Parents and students remain obsessed with getting into the “best” college or university largely for status reasons but also for rational, economic reasons. Somehow, if your kid gets into an elite university, that makes you a better parent in the eyes of some, but that’s truly unfortunate has allowed the banks and higher education industries to redistribute to themselves and their shareholders enormous amounts of wealth from the middle class. 

However, there are good, rational, economic reasons to enroll in and graduate from an elite college: your chances are higher of landing a well-paying job with a well known and respected employer. Most of the best known and respected employers recruit the bulk of their professional, entry-level talent from colleges and universities and for decades they’ve done so largely by sending recruiters and hiring managers to interview on college campuses.

Fortunately, an increasing minority of employers are looking at their outcomes data — which employees are the most productive — and are finding that there is a weak and sometimes negative correlation between the perceived quality of the school and productivity of the employee. That is leading these employees to become school agnostic, meaning that they are being more inclusive in their hiring by reducing or eliminating their on-campus hiring efforts in favor of hiring through job boards such as College Recruiter and other Internet sites.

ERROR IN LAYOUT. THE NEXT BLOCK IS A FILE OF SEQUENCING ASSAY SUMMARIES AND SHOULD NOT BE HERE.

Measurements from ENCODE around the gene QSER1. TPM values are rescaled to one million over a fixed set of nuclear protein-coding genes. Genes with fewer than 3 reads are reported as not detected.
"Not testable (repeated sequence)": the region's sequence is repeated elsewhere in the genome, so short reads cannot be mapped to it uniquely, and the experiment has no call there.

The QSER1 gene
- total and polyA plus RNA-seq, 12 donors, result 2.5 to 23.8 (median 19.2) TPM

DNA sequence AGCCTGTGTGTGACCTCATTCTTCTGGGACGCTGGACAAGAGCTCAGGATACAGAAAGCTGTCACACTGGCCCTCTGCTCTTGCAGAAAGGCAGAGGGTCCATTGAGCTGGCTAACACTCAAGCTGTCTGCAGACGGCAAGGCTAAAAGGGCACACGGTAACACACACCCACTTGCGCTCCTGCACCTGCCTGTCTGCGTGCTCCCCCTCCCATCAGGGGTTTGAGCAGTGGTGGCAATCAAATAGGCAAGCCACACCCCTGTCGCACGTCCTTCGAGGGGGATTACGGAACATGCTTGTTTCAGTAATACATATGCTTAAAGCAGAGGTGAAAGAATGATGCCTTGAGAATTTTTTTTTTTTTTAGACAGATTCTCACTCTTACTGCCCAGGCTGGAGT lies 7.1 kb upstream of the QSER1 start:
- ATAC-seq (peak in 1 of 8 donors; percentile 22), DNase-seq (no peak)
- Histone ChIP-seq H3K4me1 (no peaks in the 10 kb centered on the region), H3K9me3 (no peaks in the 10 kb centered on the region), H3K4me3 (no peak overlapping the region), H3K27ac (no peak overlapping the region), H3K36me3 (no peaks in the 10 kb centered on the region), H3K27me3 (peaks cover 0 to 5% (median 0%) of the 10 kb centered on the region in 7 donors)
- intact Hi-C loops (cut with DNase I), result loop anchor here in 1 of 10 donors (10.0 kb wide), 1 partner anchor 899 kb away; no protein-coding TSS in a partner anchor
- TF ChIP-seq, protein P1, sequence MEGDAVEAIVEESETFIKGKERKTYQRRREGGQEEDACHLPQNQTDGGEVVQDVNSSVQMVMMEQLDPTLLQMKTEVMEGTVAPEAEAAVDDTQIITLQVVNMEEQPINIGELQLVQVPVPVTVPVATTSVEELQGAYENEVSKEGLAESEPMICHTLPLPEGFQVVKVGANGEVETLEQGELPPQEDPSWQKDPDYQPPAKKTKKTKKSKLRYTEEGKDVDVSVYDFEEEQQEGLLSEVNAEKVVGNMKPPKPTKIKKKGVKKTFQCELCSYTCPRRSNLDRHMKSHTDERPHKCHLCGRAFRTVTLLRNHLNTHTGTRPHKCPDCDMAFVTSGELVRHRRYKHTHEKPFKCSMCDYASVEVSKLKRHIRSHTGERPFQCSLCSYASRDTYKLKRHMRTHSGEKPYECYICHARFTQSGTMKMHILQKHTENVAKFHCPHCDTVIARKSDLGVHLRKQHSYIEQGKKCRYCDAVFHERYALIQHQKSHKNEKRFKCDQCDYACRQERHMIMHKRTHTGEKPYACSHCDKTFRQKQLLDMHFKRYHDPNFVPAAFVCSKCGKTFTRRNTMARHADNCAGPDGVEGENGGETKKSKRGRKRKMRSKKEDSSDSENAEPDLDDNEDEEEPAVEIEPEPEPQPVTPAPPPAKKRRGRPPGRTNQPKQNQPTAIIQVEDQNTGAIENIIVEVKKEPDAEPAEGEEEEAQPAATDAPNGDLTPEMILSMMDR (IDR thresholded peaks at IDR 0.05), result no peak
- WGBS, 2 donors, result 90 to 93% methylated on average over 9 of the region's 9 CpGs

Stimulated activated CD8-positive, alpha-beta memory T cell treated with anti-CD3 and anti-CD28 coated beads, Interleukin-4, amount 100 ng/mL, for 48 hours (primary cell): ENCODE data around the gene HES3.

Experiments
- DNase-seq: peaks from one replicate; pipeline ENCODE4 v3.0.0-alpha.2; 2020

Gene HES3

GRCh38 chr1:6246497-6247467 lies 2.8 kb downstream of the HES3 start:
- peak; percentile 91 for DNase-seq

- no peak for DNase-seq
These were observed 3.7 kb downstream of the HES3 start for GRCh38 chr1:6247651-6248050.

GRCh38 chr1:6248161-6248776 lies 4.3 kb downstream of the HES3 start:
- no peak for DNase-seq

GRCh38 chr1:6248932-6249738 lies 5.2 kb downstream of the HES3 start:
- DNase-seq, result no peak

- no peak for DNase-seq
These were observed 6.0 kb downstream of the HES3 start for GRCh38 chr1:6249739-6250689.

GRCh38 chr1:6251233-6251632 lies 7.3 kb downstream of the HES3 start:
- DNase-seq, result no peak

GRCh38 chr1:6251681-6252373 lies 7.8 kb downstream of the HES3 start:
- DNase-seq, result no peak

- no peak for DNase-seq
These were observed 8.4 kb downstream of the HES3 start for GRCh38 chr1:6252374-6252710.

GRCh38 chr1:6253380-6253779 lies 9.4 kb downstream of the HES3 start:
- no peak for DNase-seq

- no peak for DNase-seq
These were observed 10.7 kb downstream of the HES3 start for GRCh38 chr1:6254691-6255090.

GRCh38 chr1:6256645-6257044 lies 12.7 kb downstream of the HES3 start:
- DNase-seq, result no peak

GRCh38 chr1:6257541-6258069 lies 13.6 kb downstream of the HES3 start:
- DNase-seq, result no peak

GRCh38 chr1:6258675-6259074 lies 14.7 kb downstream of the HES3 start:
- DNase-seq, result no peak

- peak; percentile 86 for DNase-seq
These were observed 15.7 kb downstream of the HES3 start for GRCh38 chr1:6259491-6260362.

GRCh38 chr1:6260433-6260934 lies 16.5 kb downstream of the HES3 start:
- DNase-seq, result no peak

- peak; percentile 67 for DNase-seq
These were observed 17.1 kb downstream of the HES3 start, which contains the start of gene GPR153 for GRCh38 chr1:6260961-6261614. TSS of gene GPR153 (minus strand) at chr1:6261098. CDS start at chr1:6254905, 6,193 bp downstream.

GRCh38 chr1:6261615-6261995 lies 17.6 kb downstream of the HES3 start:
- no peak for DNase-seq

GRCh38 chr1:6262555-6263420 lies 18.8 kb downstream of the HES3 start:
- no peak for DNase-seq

Posted February 07, 2019 by

Why should I use a job board to recruit students and recent graduates?

 

A potential customer of College Recruiter just asked a great question of our sales team. We’re trying to convince them to advertise their internships on our job search site as we know from experience that we will deliver an excellent return on investment to them. Quite simply, their profile is a perfect fit: Fortune 1,000 employer with thousands of employees and they hire hundreds of students and recent graduates a year.

So, what’s the problem? As a good, potential customer does, they communicated their key concern or, as a salesperson would call it, objection. The customer, through their advertising agency, said that they don’t advertise their internship roles because they hire all of them through on-campus, career fairs. Our response: